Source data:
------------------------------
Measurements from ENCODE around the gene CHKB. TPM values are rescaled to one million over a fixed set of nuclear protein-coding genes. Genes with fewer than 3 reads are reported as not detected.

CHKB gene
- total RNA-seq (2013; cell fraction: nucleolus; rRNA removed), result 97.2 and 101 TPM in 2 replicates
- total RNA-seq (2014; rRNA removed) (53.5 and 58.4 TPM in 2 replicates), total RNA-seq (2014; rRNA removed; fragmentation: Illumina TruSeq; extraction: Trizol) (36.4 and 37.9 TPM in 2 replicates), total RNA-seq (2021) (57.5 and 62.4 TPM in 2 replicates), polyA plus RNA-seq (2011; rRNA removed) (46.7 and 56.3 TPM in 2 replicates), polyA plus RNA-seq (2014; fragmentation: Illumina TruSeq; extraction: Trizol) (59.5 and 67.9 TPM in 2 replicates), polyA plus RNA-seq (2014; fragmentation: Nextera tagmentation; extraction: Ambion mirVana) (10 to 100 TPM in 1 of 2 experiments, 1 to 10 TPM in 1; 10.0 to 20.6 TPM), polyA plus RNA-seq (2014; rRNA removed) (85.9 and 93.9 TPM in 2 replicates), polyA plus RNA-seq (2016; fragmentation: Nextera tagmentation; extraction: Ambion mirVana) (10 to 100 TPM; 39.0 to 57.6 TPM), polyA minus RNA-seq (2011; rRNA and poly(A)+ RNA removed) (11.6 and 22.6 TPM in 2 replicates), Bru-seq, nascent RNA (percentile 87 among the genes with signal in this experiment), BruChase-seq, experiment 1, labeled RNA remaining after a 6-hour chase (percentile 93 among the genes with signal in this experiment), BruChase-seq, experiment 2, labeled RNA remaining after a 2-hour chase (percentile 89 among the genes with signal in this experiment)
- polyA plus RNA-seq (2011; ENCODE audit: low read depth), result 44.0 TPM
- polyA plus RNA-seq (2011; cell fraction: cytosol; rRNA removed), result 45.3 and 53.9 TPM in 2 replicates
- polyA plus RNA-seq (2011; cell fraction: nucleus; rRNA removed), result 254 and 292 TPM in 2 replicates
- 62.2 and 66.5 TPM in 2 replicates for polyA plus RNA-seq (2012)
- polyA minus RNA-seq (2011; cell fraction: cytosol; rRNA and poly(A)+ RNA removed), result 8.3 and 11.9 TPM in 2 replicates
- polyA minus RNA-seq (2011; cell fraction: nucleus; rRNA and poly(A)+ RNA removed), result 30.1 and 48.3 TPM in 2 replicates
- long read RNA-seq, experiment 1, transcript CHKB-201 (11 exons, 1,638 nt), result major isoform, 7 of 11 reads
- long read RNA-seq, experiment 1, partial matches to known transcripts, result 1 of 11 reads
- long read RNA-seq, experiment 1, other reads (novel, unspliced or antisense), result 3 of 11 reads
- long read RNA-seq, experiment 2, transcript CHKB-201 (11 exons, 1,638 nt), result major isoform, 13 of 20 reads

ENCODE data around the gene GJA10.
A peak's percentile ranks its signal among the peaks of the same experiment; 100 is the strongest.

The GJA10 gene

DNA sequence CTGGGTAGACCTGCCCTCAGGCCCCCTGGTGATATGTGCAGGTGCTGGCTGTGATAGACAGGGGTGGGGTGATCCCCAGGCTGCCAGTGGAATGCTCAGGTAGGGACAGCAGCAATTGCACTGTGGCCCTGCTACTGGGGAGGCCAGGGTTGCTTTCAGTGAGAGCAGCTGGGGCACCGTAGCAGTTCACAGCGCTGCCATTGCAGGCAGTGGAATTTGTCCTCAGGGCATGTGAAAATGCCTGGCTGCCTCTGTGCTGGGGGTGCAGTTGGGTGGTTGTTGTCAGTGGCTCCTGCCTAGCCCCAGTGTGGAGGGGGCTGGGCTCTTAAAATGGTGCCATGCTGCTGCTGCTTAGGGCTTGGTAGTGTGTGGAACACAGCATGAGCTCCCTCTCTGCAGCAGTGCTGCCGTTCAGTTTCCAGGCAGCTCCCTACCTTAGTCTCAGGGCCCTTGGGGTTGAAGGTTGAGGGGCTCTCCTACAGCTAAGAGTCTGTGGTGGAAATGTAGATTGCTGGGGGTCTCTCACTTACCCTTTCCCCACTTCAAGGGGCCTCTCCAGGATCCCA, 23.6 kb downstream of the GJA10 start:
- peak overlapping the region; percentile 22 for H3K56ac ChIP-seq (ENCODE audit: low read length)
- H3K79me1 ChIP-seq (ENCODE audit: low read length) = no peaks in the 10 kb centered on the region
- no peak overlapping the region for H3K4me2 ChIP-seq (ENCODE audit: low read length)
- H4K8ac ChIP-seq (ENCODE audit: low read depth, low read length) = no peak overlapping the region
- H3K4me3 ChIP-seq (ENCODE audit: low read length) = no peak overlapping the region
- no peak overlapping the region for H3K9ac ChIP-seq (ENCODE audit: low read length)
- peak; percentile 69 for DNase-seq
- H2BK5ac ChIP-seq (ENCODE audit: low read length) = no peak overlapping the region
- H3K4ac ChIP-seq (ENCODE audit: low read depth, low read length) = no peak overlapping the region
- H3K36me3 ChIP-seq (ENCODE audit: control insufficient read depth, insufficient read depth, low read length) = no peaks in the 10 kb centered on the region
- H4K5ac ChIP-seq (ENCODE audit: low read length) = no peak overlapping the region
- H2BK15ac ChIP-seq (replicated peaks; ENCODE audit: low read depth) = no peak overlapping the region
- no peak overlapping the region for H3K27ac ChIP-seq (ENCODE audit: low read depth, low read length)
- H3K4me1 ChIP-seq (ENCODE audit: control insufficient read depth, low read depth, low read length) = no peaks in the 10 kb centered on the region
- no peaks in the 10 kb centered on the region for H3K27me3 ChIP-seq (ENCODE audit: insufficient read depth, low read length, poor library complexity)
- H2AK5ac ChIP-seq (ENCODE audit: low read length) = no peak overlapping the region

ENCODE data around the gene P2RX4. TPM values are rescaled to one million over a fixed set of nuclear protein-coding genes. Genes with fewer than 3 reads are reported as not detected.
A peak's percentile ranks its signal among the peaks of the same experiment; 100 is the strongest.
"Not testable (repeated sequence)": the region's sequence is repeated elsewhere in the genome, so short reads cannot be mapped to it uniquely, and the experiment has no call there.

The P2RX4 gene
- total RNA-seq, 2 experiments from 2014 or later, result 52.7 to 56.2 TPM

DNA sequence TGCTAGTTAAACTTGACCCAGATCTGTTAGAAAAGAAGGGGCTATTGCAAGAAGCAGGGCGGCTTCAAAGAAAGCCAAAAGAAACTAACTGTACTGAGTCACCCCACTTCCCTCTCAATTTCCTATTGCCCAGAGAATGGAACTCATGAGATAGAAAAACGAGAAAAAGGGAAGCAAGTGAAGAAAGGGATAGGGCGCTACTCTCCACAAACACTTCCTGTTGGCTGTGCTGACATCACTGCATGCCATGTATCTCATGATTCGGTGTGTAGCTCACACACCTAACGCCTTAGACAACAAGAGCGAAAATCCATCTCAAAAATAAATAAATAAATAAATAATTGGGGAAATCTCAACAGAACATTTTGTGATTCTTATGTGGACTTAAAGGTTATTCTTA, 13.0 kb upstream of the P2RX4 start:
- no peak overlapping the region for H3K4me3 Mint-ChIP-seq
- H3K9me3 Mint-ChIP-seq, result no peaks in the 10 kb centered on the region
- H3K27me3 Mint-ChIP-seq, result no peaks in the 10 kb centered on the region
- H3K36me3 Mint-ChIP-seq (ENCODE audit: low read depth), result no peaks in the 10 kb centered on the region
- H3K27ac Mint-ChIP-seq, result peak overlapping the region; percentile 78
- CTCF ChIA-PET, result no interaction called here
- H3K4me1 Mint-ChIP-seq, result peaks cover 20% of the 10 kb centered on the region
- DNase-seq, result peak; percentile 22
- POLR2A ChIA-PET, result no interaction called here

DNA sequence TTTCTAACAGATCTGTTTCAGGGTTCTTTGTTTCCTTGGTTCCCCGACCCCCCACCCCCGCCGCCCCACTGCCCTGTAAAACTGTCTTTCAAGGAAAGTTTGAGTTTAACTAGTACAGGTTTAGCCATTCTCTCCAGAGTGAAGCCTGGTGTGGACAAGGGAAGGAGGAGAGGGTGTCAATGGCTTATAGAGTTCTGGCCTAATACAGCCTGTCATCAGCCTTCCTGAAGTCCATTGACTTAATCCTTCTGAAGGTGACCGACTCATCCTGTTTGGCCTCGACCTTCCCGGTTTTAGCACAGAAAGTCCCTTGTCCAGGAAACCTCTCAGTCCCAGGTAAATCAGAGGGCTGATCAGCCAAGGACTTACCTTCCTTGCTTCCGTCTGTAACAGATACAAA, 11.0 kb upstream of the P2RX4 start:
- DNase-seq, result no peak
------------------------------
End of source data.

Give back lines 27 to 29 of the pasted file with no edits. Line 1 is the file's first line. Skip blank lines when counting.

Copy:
- H3K4ac ChIP-seq (ENCODE audit: low read depth, low read length) = no peak overlapping the region
- H3K36me3 ChIP-seq (ENCODE audit: control insufficient read depth, insufficient read depth, low read length) = no peaks in the 10 kb centered on the region
- H4K5ac ChIP-seq (ENCODE audit: low read length) = no peak overlapping the region